Government under fire for omitting creatives' movement from Brexit deal

The pre-Brexit business models for much of Britian’s creative industries are no longer workable, to the extent that many individuals and performers will be forced to quit.

Issuing this stark warning to the government, peers said the lack of provision in the Brexit deal on the EU movement of such UK creatives ‘poses a serious existential threat.’

Badly hit by coronavirus, these creatives are now in the first stage of recovery from the pandemic, yet that too could be derailed because of the touring and performing “restrictions” under the deal (the Trade & Cooperation Agreement).

'Continuing to pursue headlines'

Sitting on the European Affairs Committee the peers also said that, on top of to the shackles of the in-force December deal, the UK government is, in effect, making a bad situation worse.

“The government is failing to engage with the industry in a constructive way [and] continuing to pursue headlines rather than deal with the very serious issues accurately and substantively,” the committee said.

“It is putting performers at risk by providing inaccurate guidance, and….is failing to take the decisions and steps necessary to support the creative industries.”

'Lack of coordination'

Addressing Lord David Frost in a letter, the peers criticised a “lack of coordination across the multiple departments and agencies involved in supporting and regulating the activities of the creative industries.”

And fresh from taking evidence from Bectu, Live Touring Group and the Incorporated Society of Musicians (ISM), the Lords scolded the government.

In particular, they criticised it for its “reluctance to engage with the industry, or the government’s counterparts in the EU.”

'Poorly served'

Ominously for those hoping for a fix, it is work undertaken by the UK government at the EU level which could achieve waiver agreements for UK creatives, and similarly, issues with permits and visa could be resolved with each member state.

Speaking before the peers wrote to Lord Frost, but ahead of today's Autumn Budget 2021, the Policy and Evidence Centre (PEC) at Nesta said that the UK’s freelance creatives were being “poorly served” by the UK government’s policy infrastructure.

Pressed for specifics, PEC's Eliza Easton told FreelanceUK: “An example…is the migration system, [given that] there is no visa option for many self-employed people who are as skilled as their fully-employed counterparts.”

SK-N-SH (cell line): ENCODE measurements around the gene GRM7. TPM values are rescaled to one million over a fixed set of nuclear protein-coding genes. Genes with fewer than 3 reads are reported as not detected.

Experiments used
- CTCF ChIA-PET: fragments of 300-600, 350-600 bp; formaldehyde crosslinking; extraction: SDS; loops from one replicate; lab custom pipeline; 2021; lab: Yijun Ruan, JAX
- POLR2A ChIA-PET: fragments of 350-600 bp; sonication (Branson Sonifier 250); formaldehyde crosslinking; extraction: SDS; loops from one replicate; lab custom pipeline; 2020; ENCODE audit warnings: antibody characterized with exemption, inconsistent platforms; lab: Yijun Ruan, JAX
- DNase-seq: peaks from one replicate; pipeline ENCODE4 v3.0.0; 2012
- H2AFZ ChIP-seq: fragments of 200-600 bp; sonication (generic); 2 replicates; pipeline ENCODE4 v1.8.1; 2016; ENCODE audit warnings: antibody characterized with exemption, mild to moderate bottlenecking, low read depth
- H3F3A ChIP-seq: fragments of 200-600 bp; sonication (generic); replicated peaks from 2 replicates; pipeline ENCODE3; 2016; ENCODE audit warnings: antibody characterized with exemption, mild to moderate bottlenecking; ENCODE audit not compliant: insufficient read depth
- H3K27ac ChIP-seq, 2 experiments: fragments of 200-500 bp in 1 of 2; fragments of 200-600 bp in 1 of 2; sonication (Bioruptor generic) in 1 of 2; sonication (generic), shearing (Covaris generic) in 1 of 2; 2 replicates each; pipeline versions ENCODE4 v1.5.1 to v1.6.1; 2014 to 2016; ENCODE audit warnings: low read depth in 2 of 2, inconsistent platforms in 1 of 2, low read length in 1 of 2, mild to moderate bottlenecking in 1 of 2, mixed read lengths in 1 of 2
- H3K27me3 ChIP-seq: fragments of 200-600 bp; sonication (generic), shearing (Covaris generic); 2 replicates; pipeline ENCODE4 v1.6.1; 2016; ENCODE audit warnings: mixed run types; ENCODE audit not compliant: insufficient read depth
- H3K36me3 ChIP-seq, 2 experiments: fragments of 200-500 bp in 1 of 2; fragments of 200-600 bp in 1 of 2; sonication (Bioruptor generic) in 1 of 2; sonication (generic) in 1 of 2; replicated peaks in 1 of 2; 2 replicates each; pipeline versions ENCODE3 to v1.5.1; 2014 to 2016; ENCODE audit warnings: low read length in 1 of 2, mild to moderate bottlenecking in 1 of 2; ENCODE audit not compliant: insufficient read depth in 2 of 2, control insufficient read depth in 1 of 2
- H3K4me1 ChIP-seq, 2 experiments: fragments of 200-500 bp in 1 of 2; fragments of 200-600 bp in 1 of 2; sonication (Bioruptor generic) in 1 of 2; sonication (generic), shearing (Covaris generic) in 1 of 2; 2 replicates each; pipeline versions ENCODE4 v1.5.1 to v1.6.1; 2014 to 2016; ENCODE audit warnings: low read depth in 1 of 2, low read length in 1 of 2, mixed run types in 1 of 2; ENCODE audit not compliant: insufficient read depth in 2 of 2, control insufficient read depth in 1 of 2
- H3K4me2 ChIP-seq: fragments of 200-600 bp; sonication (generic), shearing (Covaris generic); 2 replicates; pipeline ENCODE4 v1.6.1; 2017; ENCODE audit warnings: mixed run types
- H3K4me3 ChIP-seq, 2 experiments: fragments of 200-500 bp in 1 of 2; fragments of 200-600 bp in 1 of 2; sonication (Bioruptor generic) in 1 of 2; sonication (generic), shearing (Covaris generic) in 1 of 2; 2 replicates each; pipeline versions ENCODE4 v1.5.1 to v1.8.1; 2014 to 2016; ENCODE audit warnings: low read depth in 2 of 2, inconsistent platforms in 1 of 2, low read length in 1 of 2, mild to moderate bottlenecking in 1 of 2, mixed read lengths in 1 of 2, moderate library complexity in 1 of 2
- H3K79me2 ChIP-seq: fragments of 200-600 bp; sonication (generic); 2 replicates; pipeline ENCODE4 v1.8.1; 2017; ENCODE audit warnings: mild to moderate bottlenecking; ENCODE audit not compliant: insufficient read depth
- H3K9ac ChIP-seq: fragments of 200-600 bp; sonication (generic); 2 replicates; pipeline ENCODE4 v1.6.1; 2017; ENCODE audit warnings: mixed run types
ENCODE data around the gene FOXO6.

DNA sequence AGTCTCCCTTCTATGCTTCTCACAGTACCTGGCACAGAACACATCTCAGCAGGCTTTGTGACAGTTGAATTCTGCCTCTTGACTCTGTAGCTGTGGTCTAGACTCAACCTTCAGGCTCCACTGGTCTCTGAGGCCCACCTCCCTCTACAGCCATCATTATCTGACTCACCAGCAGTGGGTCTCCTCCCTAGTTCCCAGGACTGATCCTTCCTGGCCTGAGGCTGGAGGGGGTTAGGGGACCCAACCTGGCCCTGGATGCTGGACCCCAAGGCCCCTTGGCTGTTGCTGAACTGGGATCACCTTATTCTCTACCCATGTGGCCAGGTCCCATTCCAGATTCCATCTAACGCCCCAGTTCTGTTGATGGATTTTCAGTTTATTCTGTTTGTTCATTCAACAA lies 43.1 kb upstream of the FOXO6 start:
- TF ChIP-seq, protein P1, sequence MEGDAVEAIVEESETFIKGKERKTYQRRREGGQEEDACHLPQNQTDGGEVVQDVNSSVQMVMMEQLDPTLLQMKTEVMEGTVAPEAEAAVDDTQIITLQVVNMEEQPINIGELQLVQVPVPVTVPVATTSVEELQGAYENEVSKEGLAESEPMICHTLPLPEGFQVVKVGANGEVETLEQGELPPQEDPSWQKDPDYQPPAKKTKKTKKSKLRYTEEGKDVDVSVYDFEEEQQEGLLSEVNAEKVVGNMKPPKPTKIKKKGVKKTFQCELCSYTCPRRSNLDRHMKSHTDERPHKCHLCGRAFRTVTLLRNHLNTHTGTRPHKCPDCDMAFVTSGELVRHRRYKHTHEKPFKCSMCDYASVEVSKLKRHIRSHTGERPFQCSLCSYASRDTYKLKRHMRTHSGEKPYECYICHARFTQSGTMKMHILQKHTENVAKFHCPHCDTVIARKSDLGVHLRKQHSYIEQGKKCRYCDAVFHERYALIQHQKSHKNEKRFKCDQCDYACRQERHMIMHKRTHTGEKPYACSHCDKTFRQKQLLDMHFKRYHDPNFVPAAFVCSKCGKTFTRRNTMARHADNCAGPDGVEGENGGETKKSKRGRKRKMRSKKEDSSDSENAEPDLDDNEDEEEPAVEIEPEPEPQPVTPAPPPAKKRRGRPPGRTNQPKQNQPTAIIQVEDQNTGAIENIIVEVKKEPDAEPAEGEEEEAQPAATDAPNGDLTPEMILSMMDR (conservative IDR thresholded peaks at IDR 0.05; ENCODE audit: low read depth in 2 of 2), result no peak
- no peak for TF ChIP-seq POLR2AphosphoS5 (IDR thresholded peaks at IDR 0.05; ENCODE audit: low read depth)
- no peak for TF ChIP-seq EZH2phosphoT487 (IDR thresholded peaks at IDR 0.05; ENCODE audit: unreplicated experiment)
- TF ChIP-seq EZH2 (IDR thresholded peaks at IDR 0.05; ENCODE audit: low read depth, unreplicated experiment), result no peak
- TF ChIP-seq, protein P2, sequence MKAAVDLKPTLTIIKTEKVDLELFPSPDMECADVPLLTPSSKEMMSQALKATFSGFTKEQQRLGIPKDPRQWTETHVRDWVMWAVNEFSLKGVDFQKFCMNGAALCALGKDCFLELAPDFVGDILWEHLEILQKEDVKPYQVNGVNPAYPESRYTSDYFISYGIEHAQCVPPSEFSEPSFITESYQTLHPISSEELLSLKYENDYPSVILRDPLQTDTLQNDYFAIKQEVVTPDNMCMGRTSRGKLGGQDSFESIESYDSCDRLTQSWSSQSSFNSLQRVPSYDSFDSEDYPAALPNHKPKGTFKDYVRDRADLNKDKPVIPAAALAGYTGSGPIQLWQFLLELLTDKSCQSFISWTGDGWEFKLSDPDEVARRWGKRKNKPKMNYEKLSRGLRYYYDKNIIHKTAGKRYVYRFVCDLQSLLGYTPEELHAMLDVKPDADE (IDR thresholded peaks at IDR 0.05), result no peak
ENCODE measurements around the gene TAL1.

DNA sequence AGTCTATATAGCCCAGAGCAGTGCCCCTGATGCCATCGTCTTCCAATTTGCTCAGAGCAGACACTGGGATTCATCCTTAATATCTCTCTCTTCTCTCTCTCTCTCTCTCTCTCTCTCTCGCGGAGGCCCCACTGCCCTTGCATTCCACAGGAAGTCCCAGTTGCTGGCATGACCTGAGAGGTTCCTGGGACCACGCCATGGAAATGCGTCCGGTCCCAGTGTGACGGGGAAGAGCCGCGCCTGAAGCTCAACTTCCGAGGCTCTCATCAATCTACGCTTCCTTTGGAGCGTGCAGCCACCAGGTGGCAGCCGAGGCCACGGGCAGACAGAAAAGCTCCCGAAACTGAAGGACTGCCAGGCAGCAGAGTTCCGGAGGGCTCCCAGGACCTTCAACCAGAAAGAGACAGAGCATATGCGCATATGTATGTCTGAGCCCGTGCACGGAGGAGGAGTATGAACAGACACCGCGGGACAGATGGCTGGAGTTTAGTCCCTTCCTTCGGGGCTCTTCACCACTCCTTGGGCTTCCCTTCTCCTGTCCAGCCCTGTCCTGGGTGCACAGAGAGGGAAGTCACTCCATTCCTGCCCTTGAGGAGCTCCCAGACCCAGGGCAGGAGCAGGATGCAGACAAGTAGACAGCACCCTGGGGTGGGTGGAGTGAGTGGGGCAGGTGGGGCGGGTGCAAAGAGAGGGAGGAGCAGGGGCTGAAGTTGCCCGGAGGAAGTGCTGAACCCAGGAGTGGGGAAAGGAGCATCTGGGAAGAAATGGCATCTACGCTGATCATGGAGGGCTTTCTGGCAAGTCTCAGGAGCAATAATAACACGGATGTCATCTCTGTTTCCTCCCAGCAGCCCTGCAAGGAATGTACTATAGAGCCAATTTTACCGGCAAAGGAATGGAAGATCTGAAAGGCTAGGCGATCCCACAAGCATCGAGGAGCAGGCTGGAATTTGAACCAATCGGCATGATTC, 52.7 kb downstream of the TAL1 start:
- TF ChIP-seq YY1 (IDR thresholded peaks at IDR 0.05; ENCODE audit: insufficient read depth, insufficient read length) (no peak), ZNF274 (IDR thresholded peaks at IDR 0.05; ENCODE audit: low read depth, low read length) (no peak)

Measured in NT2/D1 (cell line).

'Reform Global Talent Visa'

In their Autumn Budget submission, Nesta's PEC asks the government to open a consultation around the existing Global Talent visa, to ensure that relevant awards relate to areas like product design, advertising and games.

Concerned about the channels open to UK creatives travelling in the other direction – to EU nations, the House of Lords European Affairs Committee said: “Without the opportunities provided by easy travel to the EU, and the ability to continue to participate fully in the EU’s cultural life, musicians and creative professionals will be forced out of the sector.

“This will result in significant losses to the UK economy, and to the UK’s international standing as a cultural force and the significant soft power that this affords the UK.”

'Arrangements for creative professionals'

On top of working and engaging at the EU level to sort permits and visa waivers, the government is recommended to assess “arrangements for creative professionals,” among other individuals, who want to enter the UK to perform and tour.

“We… urge the government to use its best endeavours to work with the EU and the member states, and on its own initiative, to find mutually beneficial solutions to the problems identified, to step up coordination across the many government departments and agencies involved, to implement a coherent and unified approach, and to resist the temptation to overstate progress made in any discussions and negotiations” the committee said, adding:

“[We hope] that, by doing so, the government can rebuild trust with the creative industries and provide the support they need to adjust to the post-Brexit era.”

'Helping creatives adjust to the new EU relationship'

Today, Nesta's PEC will be hoping to see changes from Rishi Sunak on Wednesday to the proposed High Potential Individual Visa, to benefit the UK design sector, its submission to the chancellor indicates.

And implying that the sought tweaks from the centre might be welcome, Lord Frost has said that the UK government’s focus is on “helping creative industries adjust to our new relationship with the EU.”

Unfortunately the three expert witnesses quizzed by the peers; Bectu’s national secretary Noel McClean; Live Touring Group chair Craig Stanley and ISM’s CEO Deborah Annetts, took issue with the phrase -- partly for being an oversimplification.

'Existential threat to the entire industry'

Not only is the adjustment “far from simple,” submitted the trio, but they also deduced that there is “insufficient work within the UK to sustain performers’ careers”.

Lord Frost is further told, almost warned in the letter: “[Our] witnesses were clear that these restrictions posed an existential threat to the entire industry and that, for legal or viability reasons, much of the sector could no longer adhere to its pre-Brexit business models.”


27th October 2021

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